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  • Andrew Davidson

Alien Artifacts: Civilization Game or Ridiculously Stupid TV Show?



Honestly, I was not impressed when I first heard of a civilization (4X) card-based game that plays in about an hour. Plus, there was the name: Alien Artifacts. What kind of a backward ass name is that for a game? Let alone a civilization game? Alien Artifacts sounds like a worthless show on The Learning Channel (TLC) that, despite all attempts, nobody seems to watch but is magically launching its thirteenth season this fall—again, not impressed. Civilization games are grandiose, complex, and take the better part of a cold, rainy Sunday afternoon to play. They emphasize variable player powers, theme, and come with plenty of bits and pieces—that's why players love them. Quite frankly, they look good on the table.


Alien Artifacts is a futuristic space game designed by Marcin Ropka, Viola Kijowska, and published by Portal Games—a game publisher I have enormous respect for. Alien Artifacts plays for two to five players and takes sixty minutes to play. In the game, players take on the role of science fiction factions such as the post-human Clone Clans or the democratic Star Union. The goal—akin to every civilization game in existence—is to take your empire from possessing very meager means of exploration, technology, and combat ships to a flourishing galactic superpower. Have you heard this speech before? I know I have.


The biggest problem with Alien Artifacts—besides its retarded name—is the learning process. When you get down to it, the game is not the most complex beast you'll ever have to wrestle and hog-tie. I would consider the game mechanics to be relatively straightforward. However, Portal Games has an annoying history of being incapable of writing a rulebook that helps players learn the game rather than confuse them. This is not hyperbole. It's bad. It's really, really bad. Portal Games cannot get it together when it comes to rulebooks. To the point where it's grown into an inside joke among the gaming community.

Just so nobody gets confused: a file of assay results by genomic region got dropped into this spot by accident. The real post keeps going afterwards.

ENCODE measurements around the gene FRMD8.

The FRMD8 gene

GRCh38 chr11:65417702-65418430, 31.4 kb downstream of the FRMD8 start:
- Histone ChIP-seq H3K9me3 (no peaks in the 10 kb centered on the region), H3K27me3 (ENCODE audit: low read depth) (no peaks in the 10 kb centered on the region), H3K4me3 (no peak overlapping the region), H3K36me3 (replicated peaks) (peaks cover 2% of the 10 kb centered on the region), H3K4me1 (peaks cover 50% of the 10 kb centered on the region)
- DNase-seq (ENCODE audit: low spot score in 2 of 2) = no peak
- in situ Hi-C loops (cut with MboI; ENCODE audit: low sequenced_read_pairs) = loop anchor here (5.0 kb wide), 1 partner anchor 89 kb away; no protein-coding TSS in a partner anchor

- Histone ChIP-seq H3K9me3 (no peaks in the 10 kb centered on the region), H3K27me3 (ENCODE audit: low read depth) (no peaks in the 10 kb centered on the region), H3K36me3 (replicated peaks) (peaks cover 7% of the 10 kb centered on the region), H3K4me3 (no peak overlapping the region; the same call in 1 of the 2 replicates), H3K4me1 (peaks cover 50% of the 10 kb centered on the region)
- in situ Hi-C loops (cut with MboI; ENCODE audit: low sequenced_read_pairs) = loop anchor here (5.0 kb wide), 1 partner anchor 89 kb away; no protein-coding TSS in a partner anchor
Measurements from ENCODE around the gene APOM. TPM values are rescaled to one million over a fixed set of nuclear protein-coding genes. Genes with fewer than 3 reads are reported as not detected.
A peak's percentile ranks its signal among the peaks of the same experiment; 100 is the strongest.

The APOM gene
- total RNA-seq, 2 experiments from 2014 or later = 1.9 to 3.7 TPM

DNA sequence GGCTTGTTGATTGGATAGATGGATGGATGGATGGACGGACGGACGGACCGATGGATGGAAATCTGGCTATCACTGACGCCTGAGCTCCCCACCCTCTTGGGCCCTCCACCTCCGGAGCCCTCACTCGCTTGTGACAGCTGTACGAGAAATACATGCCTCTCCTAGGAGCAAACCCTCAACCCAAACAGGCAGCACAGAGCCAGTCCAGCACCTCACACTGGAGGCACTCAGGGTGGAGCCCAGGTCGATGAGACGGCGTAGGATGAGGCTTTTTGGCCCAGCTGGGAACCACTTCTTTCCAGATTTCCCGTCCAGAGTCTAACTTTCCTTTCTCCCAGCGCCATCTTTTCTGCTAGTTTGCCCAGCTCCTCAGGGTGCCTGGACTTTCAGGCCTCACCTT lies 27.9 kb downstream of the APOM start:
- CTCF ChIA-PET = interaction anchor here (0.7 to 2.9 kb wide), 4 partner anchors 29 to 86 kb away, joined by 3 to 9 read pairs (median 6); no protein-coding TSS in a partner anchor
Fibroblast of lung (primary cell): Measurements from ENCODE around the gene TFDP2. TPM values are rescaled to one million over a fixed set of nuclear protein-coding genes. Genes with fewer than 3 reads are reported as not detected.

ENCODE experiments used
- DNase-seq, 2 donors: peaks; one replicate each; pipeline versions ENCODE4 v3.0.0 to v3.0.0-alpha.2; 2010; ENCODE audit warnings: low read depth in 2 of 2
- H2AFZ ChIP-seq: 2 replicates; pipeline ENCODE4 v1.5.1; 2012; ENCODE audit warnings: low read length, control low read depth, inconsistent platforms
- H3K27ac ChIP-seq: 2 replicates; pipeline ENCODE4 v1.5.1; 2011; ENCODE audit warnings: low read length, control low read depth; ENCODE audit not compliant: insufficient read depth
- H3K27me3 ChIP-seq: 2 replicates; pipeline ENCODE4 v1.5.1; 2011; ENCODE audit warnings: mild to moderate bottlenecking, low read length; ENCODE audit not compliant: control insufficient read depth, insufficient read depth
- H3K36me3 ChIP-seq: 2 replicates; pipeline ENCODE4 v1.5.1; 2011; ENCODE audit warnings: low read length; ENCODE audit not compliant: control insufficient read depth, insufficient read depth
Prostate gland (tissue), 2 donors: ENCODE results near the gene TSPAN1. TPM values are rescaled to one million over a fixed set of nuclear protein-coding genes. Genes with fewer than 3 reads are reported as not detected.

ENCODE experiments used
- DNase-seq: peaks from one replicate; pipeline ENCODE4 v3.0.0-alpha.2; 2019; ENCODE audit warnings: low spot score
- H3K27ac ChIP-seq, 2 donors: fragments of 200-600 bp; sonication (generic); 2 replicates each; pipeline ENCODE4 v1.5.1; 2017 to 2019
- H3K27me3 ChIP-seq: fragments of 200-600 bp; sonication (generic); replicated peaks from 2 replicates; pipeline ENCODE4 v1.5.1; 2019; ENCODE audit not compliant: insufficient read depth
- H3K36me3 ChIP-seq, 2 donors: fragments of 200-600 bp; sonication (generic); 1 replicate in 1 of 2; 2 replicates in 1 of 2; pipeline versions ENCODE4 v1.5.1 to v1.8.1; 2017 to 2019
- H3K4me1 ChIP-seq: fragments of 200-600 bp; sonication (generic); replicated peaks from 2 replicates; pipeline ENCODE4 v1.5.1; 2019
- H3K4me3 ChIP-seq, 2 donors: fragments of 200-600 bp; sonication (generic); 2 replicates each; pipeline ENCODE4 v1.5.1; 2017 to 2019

While playing Alien Artifacts, there's good news and bad news. The good news is that, on your turn, you can only do one action. The bad news is there exist a plethora of actions to take. On a player's turn, they can buy a card from the market, build a ship, develop a technology, trade resources, remove blockade tokens, prepare resources, start an offensive (battle another player of NPC), gain revenue (how players get money), and mine extorted planets. Whew. So many actions, and yet, if you've played any 4X/Civilization game before, the actions are basic and understandable.



The game offers lots of choices and strategies—which any gamer, myself included, will tell you that's a good sign. When your faction builds a spaceship, develop technology, or explore new planets, players decide the side of the card they want in play. Typically, one side of the card allows players an ongoing effect but jack-squat regarding points at the end of the game. The converse side will enable points to the player at the end of the game but does jack-squat to help the player further their empire. Alien Artifacts requires a player to restrain themselves—for the love of God—and strive for balance. Development of too much technology, the "logistic" side of the card, will beef your faction prowess but leave you short on the scoreboard. Unfortunately, players will stall out if they focus on building cards' "operational" side. Plus, you have to worry about being attacked by other players. Finding balance is the beauty of the game.


Alien Artifacts promises its players a civilization experience using only cards and a duration of sixty minutes, and, hell's bells, they delivered the goods. Now, truth be told, I have only experienced Alien Artifacts as a two-player experience; however, my gut tells me the game really shines at a lower player count. At the end of the day, the game is not bad. I had a lot of fun exploring the choices and strategies Alien Artifacts presents its players. While I don't foresee the game hitting the table very often after the ninth or tenth play, it sure is great fun getting to that point. Time well spent over watching a TV program, that's for sure!


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